E4524. Playing by the Rules
  1. Kaitlin Robling; Rush University Medical Center
  2. Palmi Shah; Rush University Medical Center
  3. Mohamed Hussein; Rush University Medical Center
  4. Maham Jehangir; Rush University Medical Center
  5. Ramya Gaddikeri; Rush University Medical Center
Accurate interpretation of chest radiographs can be challenging especially for residents. Detection of subtle abnormalities is facilitated by the knowledge of several rules. This presentation aims to teach the viewer these rules using an image rich case-based approach. Each case will highlight a broken rule and use the case to teach the viewer the interpretation of chest radiography. In addition, CT correlates explaining the radiographic changes will be provided. The case will end with a teaching point.

Educational Goals / Teaching Points
Examples of this rule-based approach include the three laws of the hilum, including shape, density, and position of the hila with respect to each other. Chest radiograph examples of displaced paraspinal lines will differentiate the normal and abnormal appearances. Additional teaching points will review the density of the right paratracheal vasculature with respect to the aorta, the density of the cardiac silhouette on both sides of the spine, the size of the trachea in reference to the vertebral body, the position and the sharpness of the costophrenic angles, the size of the azygous vein, symmetrical apical pleural thickening, the density of the liver in the right upper quadrant, the distance of the stomach bubble from the left hemidiaphragm, and the aortopulmonary window interface, etc.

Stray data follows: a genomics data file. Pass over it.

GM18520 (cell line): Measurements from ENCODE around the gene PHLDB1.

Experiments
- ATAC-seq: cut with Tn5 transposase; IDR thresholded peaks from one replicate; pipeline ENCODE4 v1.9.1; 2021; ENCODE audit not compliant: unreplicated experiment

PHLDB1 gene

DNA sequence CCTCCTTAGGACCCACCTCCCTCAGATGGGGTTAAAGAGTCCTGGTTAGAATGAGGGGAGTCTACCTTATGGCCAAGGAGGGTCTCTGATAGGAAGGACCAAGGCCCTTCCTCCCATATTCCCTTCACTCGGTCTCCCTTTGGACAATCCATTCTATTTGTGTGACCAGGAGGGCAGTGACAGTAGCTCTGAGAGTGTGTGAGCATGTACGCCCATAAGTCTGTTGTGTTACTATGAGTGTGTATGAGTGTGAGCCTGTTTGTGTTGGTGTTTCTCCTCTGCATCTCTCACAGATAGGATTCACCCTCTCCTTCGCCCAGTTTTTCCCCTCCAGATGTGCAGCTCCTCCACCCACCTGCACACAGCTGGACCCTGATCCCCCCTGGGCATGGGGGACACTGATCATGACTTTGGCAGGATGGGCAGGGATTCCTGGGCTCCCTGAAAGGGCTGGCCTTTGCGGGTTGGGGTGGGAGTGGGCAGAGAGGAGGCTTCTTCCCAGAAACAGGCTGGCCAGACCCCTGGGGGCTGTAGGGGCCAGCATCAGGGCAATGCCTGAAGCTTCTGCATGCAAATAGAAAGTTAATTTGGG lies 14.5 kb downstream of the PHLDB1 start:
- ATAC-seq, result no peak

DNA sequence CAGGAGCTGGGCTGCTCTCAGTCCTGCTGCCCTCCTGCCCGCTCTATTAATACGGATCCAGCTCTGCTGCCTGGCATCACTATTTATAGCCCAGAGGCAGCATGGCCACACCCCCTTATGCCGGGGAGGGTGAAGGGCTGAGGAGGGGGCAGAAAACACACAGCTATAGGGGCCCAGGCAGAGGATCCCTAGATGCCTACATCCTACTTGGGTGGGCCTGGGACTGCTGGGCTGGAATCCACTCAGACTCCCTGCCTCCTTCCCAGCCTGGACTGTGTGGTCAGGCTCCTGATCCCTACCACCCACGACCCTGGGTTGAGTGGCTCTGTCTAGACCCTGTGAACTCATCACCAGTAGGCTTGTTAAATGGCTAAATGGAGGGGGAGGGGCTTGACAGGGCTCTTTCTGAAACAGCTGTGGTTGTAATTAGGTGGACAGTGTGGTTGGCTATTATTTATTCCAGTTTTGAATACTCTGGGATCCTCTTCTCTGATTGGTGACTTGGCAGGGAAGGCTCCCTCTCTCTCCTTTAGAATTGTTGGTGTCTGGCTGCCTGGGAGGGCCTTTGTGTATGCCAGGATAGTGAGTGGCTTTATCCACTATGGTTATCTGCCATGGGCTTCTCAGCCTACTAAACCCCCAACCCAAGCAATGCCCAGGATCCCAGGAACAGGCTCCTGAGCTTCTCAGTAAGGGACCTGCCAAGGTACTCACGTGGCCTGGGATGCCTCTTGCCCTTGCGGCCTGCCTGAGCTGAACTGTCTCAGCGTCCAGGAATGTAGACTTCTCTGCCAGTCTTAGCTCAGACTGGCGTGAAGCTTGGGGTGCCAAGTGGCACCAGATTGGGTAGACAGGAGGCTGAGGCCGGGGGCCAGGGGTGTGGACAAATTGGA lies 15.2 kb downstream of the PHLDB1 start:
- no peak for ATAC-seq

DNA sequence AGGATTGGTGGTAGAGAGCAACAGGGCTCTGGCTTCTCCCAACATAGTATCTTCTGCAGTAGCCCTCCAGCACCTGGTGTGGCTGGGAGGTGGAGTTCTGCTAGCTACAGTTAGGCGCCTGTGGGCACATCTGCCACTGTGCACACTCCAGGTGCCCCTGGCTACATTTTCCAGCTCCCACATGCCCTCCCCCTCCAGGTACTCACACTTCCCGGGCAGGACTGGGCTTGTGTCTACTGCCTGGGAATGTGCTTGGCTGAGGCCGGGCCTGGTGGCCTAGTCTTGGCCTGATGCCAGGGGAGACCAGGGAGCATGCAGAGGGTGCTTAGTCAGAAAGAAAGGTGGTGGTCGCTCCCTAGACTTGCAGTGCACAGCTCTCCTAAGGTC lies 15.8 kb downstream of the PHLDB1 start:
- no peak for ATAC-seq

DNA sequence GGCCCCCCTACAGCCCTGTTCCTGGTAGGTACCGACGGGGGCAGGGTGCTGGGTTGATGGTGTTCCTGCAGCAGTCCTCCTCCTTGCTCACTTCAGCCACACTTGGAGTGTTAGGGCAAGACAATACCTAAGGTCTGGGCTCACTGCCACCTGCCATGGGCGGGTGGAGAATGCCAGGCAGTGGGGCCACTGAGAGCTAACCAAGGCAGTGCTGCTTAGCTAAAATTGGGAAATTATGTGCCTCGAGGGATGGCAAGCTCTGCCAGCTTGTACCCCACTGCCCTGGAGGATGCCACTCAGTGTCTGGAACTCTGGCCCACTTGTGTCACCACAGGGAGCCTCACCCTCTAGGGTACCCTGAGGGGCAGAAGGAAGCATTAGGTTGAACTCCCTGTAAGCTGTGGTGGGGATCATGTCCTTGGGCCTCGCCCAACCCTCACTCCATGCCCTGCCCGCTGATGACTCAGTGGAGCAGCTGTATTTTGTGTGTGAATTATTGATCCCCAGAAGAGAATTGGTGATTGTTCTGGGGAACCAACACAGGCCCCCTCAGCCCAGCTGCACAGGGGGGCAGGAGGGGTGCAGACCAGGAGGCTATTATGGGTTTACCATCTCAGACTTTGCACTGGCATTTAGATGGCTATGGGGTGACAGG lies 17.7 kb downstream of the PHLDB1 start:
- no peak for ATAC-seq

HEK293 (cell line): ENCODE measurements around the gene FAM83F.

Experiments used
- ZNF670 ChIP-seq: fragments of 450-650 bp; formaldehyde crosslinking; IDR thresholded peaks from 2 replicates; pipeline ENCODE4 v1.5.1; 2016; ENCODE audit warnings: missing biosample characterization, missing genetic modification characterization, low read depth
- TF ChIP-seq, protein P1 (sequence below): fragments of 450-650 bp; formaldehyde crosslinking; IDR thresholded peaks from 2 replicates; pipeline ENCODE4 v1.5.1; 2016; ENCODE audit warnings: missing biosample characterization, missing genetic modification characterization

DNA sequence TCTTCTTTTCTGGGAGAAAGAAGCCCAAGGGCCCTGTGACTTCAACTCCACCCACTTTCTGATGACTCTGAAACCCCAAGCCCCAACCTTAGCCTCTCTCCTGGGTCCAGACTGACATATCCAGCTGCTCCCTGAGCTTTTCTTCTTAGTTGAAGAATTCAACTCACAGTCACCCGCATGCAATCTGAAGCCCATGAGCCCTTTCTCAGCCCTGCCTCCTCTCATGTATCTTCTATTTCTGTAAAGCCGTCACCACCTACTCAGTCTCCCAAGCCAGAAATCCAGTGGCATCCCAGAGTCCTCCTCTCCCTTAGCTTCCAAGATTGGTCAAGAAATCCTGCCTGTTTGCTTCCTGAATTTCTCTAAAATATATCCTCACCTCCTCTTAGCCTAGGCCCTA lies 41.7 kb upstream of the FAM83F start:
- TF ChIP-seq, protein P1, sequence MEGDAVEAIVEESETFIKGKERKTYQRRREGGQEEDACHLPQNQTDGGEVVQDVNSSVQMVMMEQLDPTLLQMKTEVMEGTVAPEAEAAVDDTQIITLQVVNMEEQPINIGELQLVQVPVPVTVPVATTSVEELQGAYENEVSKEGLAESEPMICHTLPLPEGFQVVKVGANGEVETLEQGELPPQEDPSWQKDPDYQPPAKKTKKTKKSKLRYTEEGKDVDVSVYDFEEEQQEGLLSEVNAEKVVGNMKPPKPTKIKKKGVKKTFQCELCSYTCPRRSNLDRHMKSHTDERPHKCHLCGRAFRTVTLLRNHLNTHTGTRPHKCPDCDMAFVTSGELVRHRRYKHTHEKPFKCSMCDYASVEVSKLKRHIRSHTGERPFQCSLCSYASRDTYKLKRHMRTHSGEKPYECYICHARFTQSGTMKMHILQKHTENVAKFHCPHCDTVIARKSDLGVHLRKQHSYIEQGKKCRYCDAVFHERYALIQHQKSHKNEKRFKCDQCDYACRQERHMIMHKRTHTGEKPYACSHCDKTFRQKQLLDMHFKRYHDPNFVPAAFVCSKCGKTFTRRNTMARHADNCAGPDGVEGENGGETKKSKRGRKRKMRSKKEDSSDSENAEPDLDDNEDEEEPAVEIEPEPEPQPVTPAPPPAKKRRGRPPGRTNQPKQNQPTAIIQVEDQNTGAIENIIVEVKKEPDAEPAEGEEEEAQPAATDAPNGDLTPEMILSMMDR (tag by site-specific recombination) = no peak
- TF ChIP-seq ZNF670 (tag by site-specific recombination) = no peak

Key Anatomic/Physiologic Issues and Imaging Findings/Techniques
This presentation will help the viewer identify sometimes subtle abnormalities on chest radiographs on the basis of interpretation rules that when broken can indicate underlying pathology or anatomical variance. Some examples of these rules include: the right hilum is always lower or at the same level as the left, both hila should be equal in density, and the hilar vessels should maintain concavity towards the mediastinum. Right paratracheal opacity should be less than the aortic density. The azygous vein measures less than 1.1 cm in diameter. The aortopulmonary interface should be a straight line or concave inwards. The top of the liver should be half as dense as the middle.

This case-based review will outline a series of rules that when broken indicate a chest radiograph abnormality. In addition to improving one's ability to identify the abnormality, this presentation will help the learner consider and provide a differential as well as recommend further evaluation when indicated.